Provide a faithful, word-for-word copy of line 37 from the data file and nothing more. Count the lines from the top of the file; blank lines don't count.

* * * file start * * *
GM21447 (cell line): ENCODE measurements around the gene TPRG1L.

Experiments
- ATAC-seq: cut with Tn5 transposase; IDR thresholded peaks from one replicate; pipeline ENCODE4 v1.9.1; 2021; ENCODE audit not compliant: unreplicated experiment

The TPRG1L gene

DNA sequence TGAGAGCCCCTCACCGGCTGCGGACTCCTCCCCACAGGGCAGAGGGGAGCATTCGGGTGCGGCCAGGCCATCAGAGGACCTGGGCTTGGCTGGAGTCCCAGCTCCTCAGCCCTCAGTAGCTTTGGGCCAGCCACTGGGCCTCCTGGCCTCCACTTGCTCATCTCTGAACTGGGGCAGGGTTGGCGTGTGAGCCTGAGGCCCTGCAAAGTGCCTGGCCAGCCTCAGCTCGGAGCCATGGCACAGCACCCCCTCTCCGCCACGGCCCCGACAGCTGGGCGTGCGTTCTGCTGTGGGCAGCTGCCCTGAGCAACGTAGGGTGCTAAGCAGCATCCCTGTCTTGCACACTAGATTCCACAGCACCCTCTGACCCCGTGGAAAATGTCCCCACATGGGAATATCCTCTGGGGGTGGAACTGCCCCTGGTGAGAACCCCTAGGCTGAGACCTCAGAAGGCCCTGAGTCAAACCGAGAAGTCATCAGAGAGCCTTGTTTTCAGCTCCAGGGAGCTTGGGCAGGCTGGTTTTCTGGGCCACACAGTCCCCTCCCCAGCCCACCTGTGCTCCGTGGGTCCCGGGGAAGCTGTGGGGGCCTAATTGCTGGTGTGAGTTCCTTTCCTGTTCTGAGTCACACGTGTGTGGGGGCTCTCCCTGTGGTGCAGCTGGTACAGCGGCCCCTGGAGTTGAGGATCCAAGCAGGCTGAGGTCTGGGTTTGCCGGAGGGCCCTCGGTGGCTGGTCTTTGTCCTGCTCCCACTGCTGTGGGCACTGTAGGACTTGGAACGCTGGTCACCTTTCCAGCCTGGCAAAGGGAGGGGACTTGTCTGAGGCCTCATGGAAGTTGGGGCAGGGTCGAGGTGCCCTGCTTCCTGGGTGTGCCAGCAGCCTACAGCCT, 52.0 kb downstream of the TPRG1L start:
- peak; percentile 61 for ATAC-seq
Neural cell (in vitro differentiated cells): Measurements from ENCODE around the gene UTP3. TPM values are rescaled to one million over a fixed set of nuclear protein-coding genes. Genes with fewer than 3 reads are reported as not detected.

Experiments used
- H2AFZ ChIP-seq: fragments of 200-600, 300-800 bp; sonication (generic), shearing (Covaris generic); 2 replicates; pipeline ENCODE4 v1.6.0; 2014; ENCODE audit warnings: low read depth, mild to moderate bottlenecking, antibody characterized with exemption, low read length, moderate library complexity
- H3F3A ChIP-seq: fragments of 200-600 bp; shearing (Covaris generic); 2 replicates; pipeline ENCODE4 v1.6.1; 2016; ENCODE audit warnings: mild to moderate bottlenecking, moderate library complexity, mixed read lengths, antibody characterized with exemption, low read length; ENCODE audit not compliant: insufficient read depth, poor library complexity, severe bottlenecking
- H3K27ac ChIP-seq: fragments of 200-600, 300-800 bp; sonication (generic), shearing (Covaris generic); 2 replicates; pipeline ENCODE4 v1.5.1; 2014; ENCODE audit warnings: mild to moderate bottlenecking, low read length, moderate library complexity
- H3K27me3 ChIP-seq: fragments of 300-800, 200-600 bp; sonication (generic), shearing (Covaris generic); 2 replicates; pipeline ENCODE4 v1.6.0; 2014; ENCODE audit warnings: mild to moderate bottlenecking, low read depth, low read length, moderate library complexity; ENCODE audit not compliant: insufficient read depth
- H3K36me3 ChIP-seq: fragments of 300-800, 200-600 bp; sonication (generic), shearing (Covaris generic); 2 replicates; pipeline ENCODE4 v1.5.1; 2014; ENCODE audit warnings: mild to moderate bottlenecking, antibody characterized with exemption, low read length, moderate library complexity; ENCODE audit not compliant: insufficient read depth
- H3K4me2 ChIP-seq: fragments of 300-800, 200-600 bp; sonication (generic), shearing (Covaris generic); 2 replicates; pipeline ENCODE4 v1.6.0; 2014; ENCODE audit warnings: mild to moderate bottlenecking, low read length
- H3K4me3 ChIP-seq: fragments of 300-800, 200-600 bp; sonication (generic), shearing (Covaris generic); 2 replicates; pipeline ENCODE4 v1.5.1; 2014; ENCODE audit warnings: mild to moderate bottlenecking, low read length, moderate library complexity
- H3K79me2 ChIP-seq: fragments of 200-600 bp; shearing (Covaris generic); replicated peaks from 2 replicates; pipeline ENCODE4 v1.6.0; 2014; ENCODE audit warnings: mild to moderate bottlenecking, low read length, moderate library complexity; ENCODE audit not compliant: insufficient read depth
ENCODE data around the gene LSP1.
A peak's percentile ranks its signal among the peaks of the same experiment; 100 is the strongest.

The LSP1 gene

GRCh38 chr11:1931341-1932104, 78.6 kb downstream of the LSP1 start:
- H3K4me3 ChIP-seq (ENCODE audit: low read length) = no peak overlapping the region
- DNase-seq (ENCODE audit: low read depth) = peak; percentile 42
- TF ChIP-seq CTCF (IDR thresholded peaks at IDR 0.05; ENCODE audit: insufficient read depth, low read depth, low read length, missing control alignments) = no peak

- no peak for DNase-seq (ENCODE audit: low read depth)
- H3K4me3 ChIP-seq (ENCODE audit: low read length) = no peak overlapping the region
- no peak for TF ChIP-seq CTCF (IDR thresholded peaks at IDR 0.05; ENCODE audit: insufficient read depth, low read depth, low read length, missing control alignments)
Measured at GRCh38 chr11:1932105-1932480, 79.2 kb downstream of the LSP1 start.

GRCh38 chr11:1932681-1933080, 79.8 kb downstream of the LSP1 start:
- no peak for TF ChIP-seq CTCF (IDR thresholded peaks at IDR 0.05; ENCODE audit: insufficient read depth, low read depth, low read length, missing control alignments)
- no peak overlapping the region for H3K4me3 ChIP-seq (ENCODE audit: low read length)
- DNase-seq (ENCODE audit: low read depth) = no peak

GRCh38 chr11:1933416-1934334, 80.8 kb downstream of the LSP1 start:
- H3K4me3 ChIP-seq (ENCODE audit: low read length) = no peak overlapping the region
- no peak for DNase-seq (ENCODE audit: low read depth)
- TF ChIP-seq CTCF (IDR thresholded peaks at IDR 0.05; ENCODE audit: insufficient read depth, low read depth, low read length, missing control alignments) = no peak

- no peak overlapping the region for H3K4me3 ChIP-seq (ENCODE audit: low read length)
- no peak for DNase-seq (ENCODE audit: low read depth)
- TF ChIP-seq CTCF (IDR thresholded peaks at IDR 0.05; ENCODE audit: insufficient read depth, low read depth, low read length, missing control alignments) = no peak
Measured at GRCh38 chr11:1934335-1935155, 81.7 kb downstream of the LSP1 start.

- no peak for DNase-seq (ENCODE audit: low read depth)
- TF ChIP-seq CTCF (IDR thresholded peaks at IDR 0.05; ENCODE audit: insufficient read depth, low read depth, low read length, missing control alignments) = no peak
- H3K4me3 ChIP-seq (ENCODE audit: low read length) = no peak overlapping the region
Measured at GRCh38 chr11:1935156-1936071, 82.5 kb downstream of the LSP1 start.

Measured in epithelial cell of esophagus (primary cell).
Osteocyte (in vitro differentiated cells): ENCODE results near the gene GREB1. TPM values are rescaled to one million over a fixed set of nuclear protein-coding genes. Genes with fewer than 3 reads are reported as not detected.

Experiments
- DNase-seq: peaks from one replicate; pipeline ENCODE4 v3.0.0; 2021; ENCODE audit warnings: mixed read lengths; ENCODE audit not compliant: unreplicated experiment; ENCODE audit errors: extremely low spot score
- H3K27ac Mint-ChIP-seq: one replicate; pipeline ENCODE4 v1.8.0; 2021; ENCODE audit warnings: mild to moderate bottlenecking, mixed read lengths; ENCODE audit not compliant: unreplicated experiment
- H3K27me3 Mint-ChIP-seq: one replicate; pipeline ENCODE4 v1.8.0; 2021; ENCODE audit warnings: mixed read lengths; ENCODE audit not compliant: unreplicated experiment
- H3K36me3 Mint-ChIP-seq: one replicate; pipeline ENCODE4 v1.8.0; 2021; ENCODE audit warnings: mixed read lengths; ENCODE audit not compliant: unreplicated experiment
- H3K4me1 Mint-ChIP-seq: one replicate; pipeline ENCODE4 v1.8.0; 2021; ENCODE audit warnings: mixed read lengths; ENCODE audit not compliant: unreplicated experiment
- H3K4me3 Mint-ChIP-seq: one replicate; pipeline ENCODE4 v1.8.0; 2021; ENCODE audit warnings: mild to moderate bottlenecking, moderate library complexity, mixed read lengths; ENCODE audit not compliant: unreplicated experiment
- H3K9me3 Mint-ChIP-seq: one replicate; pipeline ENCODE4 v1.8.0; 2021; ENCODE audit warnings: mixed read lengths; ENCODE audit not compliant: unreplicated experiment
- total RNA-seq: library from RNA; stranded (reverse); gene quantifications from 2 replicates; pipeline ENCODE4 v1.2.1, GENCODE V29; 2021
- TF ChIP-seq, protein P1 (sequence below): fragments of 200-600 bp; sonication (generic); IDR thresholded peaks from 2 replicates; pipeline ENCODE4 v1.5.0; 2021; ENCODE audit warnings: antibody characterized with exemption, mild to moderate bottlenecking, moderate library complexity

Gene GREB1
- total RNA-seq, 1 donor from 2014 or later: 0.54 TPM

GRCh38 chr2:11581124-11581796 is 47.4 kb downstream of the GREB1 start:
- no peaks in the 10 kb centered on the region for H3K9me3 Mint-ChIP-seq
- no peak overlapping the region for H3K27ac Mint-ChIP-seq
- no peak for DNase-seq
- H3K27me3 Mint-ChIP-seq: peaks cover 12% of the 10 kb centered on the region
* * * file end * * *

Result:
- no peak for DNase-seq (ENCODE audit: low read depth)